ethics starts to come into play with this tax because the tax is meant to duce the amount of sugary drinks that people drink on a regular basis in order to increase their health. Where ethics comes into play of this is what role does the federal government have to decide on the health of its citizens. If a person wants to increase their chance of cavities as well as obesity and diabetes that is that person’s right and choice not the federal government or the state government or the local governments to choose for them.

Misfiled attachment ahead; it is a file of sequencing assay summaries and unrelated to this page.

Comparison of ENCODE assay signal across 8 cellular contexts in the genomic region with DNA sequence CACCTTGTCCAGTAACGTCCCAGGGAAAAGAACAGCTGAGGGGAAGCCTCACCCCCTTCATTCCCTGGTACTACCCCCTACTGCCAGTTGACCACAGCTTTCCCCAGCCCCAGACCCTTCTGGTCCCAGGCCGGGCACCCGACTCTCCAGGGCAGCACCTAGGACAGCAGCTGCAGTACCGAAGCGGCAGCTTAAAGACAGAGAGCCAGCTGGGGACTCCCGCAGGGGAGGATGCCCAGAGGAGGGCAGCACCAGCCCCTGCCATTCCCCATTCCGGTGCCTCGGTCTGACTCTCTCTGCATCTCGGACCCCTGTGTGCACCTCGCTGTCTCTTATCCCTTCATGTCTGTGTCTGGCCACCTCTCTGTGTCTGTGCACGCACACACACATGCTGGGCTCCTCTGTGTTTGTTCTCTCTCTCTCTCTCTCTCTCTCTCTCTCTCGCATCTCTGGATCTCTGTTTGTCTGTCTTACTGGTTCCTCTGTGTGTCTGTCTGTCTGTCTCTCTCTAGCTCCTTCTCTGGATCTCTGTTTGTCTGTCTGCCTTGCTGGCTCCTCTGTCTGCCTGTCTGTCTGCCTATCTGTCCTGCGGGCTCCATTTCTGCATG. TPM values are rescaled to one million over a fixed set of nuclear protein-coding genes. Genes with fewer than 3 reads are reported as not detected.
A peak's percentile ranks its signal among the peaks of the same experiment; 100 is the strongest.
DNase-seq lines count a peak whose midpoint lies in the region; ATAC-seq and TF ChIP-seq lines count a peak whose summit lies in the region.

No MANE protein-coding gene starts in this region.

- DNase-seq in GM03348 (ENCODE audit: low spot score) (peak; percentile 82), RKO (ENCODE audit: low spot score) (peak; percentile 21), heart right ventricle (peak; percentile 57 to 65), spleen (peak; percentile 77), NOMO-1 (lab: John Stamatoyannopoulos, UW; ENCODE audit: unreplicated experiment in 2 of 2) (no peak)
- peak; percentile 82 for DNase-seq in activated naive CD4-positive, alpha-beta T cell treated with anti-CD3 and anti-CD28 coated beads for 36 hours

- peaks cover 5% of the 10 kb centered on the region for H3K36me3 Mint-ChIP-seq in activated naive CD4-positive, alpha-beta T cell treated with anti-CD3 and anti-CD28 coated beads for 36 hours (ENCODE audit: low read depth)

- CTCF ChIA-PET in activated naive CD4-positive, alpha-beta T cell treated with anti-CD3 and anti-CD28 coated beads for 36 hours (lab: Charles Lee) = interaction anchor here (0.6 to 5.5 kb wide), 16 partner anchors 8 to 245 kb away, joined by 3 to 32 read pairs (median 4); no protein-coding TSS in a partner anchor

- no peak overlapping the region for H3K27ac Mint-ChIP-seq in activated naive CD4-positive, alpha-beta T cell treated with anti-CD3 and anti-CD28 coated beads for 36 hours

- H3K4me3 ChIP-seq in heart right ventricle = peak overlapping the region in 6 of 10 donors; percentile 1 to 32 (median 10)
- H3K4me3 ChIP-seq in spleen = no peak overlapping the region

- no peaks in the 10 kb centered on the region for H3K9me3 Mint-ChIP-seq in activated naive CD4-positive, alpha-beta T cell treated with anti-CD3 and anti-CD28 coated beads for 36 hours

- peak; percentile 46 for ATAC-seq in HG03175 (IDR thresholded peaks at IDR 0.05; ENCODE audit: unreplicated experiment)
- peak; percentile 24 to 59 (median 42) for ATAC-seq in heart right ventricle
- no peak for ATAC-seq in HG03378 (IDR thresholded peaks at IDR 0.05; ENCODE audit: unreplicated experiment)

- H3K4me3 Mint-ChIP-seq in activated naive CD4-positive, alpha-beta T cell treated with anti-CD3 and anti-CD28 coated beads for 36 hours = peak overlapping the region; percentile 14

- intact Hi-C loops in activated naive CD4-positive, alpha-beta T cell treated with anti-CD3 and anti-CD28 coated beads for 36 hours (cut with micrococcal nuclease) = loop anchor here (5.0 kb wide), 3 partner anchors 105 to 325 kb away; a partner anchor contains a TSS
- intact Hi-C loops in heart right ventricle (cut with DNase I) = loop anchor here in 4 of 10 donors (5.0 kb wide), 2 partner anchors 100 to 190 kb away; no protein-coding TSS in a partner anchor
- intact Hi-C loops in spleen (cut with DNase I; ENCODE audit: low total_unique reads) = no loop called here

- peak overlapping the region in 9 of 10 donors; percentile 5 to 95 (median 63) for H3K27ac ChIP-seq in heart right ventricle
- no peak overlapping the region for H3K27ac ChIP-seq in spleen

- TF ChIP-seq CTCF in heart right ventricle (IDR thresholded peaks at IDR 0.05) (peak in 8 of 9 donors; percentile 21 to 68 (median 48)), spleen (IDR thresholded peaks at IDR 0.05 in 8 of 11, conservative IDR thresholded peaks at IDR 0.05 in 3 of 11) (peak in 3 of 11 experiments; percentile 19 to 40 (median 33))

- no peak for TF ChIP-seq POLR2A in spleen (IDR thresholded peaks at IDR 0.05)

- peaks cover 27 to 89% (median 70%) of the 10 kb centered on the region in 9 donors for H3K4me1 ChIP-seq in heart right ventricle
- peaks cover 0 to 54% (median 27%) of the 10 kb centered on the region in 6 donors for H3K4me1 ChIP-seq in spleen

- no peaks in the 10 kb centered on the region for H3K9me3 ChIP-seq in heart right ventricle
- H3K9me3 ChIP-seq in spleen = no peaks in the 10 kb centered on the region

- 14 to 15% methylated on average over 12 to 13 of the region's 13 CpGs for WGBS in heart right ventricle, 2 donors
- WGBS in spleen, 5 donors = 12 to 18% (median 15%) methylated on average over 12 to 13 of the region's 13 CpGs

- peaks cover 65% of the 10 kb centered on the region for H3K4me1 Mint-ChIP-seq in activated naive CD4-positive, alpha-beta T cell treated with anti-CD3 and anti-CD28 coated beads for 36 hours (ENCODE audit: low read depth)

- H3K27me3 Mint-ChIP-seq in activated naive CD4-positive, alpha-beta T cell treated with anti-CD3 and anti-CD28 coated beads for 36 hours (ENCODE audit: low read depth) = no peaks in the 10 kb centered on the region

When looking at cross-border shopping the consumer has to weigh the difference of the price of the extra travel time and the costs associated with that versus the cost of just paying the increase for the sugary desire to drink. Looking at the primary evaluative criteria of
effectiveness criteria starts to play in here when looking at cross-border shopping especially when it comes to Seattle specifically. The sweetened beverage tax only applies to the city of Seattle itself not the entire Seattle metropolitan area. Depending on where the residents reside it could be quite easy for them to drive a couple of blocks and be outside of the affected area of the tax and still be able to get the sugary and sweetened drinks at a reduced price thus reducing the overall effectiveness of this tax but still hurting the businesses that it affects.
administrative feasibility of the tax as well as the